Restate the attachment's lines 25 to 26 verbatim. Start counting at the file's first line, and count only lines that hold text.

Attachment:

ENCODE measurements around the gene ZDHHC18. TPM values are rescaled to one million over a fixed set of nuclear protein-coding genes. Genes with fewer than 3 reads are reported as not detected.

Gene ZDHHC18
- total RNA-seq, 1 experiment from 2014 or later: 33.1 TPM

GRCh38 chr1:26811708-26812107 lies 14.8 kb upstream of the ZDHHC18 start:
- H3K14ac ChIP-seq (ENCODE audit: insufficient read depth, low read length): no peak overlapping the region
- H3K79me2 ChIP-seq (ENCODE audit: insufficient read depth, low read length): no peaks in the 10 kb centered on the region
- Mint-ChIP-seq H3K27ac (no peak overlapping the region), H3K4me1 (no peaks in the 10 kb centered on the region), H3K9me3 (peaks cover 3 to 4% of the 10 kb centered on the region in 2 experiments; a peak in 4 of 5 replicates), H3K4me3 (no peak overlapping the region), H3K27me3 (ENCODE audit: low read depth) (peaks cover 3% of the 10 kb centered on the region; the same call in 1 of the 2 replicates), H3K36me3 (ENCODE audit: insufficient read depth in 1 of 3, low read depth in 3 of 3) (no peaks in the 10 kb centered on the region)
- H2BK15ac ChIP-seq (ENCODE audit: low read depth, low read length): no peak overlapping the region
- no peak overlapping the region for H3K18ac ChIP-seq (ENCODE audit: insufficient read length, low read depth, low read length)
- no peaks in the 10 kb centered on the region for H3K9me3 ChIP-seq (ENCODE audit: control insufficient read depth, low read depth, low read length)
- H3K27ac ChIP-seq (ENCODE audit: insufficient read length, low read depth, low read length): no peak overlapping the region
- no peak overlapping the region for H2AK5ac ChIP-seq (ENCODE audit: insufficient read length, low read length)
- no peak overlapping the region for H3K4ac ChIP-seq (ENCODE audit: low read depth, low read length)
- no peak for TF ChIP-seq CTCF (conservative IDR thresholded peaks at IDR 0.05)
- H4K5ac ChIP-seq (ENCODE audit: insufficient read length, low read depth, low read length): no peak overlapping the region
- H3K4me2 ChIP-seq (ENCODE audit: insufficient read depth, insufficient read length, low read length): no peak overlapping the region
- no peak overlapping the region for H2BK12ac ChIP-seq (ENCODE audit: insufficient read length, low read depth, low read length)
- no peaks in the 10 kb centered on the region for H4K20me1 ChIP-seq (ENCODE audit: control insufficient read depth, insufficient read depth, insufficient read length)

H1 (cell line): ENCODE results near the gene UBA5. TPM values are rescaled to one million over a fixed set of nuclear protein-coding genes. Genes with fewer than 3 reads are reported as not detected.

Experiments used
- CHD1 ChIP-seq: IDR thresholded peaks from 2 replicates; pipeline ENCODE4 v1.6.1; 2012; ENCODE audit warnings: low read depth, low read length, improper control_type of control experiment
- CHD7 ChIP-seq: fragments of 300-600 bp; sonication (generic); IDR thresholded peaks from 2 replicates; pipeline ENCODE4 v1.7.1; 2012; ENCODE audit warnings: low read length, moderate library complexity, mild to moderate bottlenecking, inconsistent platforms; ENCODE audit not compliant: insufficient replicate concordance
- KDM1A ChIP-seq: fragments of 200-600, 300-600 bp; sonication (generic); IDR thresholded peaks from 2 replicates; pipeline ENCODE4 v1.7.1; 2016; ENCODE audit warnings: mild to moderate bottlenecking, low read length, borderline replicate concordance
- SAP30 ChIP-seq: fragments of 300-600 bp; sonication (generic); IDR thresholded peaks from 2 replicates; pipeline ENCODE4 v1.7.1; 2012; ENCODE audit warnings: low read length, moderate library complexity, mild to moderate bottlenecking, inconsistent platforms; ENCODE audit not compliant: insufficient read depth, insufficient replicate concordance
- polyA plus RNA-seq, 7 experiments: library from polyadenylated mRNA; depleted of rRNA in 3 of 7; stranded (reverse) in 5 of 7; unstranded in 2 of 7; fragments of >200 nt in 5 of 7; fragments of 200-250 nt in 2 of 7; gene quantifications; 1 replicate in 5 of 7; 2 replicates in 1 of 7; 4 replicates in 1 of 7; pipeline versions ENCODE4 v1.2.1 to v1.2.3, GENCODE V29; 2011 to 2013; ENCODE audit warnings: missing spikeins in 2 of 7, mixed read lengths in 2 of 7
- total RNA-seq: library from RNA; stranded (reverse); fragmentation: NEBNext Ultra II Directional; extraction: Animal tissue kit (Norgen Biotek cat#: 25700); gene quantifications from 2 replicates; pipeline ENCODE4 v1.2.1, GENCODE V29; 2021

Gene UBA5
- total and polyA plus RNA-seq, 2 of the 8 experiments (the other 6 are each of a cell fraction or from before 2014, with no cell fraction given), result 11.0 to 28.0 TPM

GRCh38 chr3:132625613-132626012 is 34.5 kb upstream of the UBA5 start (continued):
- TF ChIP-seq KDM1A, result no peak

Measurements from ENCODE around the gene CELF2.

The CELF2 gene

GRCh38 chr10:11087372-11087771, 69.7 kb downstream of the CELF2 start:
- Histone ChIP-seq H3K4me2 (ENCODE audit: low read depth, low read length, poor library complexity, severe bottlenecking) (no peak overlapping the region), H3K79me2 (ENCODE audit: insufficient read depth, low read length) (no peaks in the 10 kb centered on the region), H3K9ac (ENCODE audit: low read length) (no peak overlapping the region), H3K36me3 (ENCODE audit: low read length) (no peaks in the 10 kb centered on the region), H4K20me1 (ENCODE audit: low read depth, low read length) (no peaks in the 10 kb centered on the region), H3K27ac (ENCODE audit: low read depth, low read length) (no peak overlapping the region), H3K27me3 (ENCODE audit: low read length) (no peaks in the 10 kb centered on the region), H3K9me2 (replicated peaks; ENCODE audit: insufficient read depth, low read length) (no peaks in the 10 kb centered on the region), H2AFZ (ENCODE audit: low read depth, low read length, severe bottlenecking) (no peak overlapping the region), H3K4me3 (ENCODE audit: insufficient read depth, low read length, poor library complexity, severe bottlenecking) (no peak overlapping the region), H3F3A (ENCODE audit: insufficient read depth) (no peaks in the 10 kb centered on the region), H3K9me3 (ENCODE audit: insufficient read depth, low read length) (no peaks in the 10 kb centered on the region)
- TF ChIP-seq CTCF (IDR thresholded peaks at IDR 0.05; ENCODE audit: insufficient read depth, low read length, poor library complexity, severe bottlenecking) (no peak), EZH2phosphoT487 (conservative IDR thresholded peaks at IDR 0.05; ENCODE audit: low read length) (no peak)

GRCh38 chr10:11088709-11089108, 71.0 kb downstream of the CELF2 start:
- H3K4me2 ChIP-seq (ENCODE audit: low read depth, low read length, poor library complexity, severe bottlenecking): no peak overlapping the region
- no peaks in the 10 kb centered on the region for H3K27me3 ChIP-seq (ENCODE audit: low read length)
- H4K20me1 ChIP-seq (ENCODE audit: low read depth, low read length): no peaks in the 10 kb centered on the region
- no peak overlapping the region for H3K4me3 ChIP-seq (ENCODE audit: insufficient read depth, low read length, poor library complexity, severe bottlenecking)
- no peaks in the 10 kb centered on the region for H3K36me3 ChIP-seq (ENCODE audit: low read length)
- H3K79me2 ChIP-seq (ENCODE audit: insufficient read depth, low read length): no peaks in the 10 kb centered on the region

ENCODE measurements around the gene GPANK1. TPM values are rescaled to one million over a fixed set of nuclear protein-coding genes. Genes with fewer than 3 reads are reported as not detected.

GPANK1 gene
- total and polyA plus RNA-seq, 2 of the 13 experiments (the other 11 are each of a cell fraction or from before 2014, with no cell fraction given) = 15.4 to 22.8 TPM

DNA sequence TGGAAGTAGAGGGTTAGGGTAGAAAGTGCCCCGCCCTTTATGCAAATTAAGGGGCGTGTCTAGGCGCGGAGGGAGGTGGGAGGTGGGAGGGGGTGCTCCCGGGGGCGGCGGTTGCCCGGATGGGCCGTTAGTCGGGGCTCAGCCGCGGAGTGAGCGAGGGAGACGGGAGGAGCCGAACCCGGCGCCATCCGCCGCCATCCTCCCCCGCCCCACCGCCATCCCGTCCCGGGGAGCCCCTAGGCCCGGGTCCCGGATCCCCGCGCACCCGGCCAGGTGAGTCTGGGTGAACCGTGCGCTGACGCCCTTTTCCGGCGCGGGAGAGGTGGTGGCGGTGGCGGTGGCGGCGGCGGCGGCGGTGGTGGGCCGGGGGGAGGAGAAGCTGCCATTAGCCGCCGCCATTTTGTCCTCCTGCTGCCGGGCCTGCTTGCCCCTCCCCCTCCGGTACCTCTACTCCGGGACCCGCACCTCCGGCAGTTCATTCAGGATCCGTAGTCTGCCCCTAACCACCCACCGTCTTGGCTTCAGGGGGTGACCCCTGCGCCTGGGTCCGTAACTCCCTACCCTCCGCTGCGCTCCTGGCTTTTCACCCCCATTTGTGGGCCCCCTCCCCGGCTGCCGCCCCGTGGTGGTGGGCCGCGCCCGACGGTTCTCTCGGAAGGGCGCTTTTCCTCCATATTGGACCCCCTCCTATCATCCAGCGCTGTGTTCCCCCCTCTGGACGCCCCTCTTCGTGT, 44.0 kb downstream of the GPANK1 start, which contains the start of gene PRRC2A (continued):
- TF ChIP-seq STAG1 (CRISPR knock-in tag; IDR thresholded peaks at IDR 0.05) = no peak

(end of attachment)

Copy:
- polyA plus RNA-seq, 7 experiments: library from polyadenylated mRNA; depleted of rRNA in 3 of 7; stranded (reverse) in 5 of 7; unstranded in 2 of 7; fragments of >200 nt in 5 of 7; fragments of 200-250 nt in 2 of 7; gene quantifications; 1 replicate in 5 of 7; 2 replicates in 1 of 7; 4 replicates in 1 of 7; pipeline versions ENCODE4 v1.2.1 to v1.2.3, GENCODE V29; 2011 to 2013; ENCODE audit warnings: missing spikeins in 2 of 7, mixed read lengths in 2 of 7
- total RNA-seq: library from RNA; stranded (reverse); fragmentation: NEBNext Ultra II Directional; extraction: Animal tissue kit (Norgen Biotek cat#: 25700); gene quantifications from 2 replicates; pipeline ENCODE4 v1.2.1, GENCODE V29; 2021